to 30 percent of alcoholics have panic disorder, and about 20 percent of persons with anxiety disorders abuse alcohol (DHHS, 1991). ECA data also indicate that persons dependent on alcohol are more likely to abuse drugs. The increased odds ratios are as follows: cocaine (35 times); sedatives (17 times); opioids (13 times); hallucinogens (12 times); stimulants (11 times); and marijuana or related drugs (6 times). Surveys of both clinical and nonclinical populations indicate that at least 90 percent of alcohol-dependent persons are also nicotine dependent (DHHS, 1991).
Despite the national downward trend in alcohol consumption, projections for 1995 suggest that 11.2 million adults will exhibit symptoms of alcohol dependence, while the number of alcohol abusers will remain at current levels (DHHS, 1990). More men than women are heavy drinkers. For both men and women, drinking problems are especially common among younger age groups. In a 1984 national survey, for example, the proportion of male drinkers reporting at least a moderate level of drinking problems was highest among those aged 18 to 29 for both dependence symptoms (14 percent) and drinking-related consequences (20 percent). The proportions dropped with increasing age, reaching respective lows of 5 and 7 percent among men aged 60 and older. Among female drinkers, the proportion reporting at least a moderate level of dependence symptoms remained stable at 5 to 6 percent from age 18 to age 49 and then dropped to 1 percent. For drinking-related consequences, the proportion reporting at least a moderate level of problems was relatively high in the 18-to-29 age group (12 percent), but dropped to 6 percent for women in their thirties and forties and was negligible for those aged 60 and older (Hilton, 1987).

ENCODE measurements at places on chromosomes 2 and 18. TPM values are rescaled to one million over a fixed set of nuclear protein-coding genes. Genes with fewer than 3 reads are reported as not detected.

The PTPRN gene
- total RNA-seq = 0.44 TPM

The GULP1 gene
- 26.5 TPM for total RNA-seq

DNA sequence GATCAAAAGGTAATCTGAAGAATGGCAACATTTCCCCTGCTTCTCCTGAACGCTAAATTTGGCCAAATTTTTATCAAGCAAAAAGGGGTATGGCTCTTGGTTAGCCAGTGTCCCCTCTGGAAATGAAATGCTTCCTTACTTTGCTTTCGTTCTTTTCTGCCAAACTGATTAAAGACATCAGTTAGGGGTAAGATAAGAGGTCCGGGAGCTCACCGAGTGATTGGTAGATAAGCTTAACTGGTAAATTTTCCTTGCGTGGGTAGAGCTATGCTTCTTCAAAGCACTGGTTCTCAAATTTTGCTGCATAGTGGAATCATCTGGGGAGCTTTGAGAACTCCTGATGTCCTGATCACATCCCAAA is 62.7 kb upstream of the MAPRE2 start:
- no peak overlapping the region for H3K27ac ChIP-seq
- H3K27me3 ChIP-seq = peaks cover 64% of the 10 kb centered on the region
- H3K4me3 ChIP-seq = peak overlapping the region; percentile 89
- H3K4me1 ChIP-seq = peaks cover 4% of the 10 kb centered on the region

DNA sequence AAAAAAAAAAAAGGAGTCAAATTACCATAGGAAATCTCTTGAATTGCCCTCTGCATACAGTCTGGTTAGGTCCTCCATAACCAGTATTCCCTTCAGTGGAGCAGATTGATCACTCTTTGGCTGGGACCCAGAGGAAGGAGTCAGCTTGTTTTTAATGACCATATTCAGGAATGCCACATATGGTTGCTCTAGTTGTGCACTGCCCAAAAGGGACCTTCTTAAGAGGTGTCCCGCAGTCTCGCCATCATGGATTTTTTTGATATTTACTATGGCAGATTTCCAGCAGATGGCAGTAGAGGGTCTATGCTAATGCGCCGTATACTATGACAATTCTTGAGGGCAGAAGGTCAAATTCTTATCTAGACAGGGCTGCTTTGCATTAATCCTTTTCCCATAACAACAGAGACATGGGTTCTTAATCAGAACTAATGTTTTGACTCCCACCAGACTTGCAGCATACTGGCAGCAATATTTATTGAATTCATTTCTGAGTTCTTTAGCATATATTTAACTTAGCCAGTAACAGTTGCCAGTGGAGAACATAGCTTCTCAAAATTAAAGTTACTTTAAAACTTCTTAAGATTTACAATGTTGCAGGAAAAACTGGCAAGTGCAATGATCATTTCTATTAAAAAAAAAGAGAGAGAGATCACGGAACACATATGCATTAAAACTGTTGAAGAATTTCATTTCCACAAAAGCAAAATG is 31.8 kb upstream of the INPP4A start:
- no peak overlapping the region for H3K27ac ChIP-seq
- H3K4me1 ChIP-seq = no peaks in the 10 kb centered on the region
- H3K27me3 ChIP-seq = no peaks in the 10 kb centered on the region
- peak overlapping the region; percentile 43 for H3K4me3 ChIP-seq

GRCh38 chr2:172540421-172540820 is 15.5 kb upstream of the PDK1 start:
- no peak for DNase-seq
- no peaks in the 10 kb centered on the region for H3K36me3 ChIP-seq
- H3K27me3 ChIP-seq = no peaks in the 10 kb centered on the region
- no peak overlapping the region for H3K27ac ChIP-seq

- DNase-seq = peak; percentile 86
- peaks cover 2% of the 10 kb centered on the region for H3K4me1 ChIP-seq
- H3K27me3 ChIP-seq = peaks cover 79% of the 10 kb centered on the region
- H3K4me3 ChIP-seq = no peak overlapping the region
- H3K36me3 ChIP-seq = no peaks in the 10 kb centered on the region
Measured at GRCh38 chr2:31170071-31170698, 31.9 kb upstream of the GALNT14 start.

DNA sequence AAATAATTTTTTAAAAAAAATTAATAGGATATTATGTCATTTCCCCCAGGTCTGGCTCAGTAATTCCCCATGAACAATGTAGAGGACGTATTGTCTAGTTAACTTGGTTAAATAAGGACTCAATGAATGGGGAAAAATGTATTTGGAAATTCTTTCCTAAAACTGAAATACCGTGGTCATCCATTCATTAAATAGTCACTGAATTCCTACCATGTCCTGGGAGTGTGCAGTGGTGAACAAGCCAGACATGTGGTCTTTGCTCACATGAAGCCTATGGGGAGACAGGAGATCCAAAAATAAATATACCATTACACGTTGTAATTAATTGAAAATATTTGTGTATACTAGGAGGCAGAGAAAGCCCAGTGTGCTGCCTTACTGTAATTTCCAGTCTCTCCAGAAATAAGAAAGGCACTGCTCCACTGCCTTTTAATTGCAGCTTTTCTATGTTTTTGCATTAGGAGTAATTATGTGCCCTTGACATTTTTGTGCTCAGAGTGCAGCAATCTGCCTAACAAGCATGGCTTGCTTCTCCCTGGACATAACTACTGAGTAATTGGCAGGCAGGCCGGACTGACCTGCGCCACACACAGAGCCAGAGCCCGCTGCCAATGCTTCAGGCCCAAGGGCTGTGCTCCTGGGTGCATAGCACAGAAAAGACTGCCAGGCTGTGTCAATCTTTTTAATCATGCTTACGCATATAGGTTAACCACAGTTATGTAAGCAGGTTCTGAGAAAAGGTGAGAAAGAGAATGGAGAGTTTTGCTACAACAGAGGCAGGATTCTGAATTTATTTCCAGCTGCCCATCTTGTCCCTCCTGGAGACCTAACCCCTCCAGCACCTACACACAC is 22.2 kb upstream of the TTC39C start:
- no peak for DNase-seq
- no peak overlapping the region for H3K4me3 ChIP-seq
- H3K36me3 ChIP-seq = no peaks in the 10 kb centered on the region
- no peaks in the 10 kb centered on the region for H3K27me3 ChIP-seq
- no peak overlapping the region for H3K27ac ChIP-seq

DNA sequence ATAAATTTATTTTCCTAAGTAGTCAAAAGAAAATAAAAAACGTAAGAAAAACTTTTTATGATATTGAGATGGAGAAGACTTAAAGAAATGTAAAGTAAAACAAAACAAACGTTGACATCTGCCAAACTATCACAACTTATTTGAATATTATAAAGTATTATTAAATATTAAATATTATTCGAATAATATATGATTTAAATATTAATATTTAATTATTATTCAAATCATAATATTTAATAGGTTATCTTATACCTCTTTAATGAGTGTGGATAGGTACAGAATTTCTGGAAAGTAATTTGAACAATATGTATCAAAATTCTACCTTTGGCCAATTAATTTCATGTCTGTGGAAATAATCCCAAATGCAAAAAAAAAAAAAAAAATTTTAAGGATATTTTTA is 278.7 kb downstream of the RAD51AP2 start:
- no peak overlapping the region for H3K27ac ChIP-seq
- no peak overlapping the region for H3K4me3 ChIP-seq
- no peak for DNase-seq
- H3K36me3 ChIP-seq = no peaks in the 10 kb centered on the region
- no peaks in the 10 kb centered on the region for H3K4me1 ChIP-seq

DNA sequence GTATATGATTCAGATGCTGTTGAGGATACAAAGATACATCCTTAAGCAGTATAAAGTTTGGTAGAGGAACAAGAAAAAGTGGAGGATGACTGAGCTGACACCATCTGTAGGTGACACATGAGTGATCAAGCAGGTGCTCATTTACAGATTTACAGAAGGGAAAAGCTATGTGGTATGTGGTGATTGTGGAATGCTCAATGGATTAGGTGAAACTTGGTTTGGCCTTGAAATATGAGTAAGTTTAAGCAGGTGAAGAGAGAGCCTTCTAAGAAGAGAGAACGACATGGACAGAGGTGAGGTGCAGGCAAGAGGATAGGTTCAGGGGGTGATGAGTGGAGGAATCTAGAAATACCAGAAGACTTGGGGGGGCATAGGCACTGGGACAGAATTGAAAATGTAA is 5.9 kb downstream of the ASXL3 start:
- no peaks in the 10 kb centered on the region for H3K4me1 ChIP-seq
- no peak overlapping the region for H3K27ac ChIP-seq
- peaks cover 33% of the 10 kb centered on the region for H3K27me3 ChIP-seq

There are characteristics other than gender and age that are related to patterns of alcohol consumption; one of these is homelessness. People who are homeless have higher levels of alcohol abuse and dependence than the general population, with prevalence estimates ranging from 20 to 45 percent and estimates of lifetime prevalence as high as 63 percent (DHHS, 1990). Unlike the pattern in the general population, the incidence of problem drinking among the homeless appears to be highest in the middle years, and is substantially lower among both the young and the old. This finding lends some support to the thesis that many homeless people continue to drink heavily as a means of coping with the physical and emotional stresses associated with homelessness, although it is probably also true that alcoholism itself puts middle-aged alcoholics at relatively high risk for becoming homeless.
Overall drinking levels are lower among African-Americans than among the majority white population, but there are notable differences within age-group categories and African-Americans suffer to a greater